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Will Cautious Consumers Spend This Holiday Season?

Is no surprise that US consumers would be wary of loosening their purse strings following the Great Recession. But the latest data may raise retailers’ concerns with new insight as to just how drastic and widespread the Recession’s effects have been.

The new research, released Wednesday (Nov. 19) by the National Restaurant Association, found only minimal improvements of consumers’ views of their finances compared with data from 2010. In a survey of more than 1,000 adults, the NRA found that only 8 percent of consumers assessed their personal finances as “excellent,” compared to a similar 7 percent in 2010.

Bruce Grindy, the NRA’s chief economist and author of the report State of the American Consumer, also found that 70 percent of consumers either hold back “significantly” or “somewhat” on their spending. And while the NRA’s study focused on the Recession’s impact on consumer spending on restaurants, the data reveals much broader implications from the economic downturn.

“While it’s not surprising to see that consumers remain uncertain about the economy and cautious in their spending habits, the magnitude of the impact and the fact that it cuts across all demographic groups demonstrate the degree to which the Great Recession impacted the psyche of the American consumer,” Grindy said, adding that 55 percent of individuals in households with income of $100,000 or more are either significantly or somewhat holding back on spending – a finding the NRA calls “somewhat unexpected.”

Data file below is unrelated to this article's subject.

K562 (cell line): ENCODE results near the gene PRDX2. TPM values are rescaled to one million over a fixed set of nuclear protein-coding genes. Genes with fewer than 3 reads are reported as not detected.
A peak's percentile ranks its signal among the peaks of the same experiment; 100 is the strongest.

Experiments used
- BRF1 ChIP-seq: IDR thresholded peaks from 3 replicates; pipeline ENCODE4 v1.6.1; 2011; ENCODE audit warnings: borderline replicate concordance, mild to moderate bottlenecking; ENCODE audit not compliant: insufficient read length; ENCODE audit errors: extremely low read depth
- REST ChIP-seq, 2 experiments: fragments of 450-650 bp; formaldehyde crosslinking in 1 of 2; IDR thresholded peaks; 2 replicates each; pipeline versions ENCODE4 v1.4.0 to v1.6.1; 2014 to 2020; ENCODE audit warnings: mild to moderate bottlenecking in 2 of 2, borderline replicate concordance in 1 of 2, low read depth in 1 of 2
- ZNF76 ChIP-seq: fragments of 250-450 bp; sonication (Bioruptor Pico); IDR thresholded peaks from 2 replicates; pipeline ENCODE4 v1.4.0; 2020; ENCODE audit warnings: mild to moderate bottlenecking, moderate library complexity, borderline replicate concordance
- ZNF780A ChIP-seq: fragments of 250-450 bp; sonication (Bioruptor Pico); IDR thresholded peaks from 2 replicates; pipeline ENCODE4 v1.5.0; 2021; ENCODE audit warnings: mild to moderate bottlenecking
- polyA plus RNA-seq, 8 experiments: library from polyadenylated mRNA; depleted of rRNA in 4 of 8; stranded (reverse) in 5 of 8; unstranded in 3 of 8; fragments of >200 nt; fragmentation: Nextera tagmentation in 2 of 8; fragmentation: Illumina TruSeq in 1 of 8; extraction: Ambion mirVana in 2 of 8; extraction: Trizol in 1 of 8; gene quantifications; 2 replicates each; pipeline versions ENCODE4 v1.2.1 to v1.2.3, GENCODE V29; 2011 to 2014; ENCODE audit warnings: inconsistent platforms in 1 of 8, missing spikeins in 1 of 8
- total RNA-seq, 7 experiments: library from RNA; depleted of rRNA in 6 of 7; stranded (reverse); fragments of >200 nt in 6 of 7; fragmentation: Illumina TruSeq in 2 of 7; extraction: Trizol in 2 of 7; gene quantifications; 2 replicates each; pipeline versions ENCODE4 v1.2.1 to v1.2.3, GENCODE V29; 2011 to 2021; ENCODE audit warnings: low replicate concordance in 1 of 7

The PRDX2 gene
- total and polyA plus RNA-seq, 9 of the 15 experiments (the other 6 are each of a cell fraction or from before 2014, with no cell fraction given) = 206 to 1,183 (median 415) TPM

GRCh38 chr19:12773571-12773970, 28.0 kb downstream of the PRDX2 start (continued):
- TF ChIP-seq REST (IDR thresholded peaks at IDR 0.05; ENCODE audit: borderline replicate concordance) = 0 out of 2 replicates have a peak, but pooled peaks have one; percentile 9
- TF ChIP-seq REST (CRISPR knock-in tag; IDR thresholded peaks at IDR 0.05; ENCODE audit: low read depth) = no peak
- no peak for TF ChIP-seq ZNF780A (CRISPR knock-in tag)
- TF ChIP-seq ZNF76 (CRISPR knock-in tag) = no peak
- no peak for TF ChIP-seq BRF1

The study does point out, however, that optimism is growing. While older adults – those ages 55-64 – are less optimistic, with only 24 percent surveyed expecting personal finances to improve next year, nearly half of all Millennials ages 18-34 surveyed see a brighter financial future.

Those findings could prove crucial to the restaurant industry. While the data point out how the Recession changed overall spending habits, the restaurant sector, dependent on a consumer’s willingness to open their wallet, is particularly vulnerable to the numbers.

The study found 38 percent of adults are not dining out as much as they would like – a figure the NRA labels as “pent-up demand.” This could prove good news not only for restaurants, but also for innovative payments companies like Google and Open Table, who are bringing their mobile payments strategies to American diners.

“Overall, these survey results suggest that consumers’ appetite for restaurants remains unfulfilled,” the study says, “and they will be primed to burn off their accumulated pent-up demand for restaurants when they are more confident in their personal financial situation.”​

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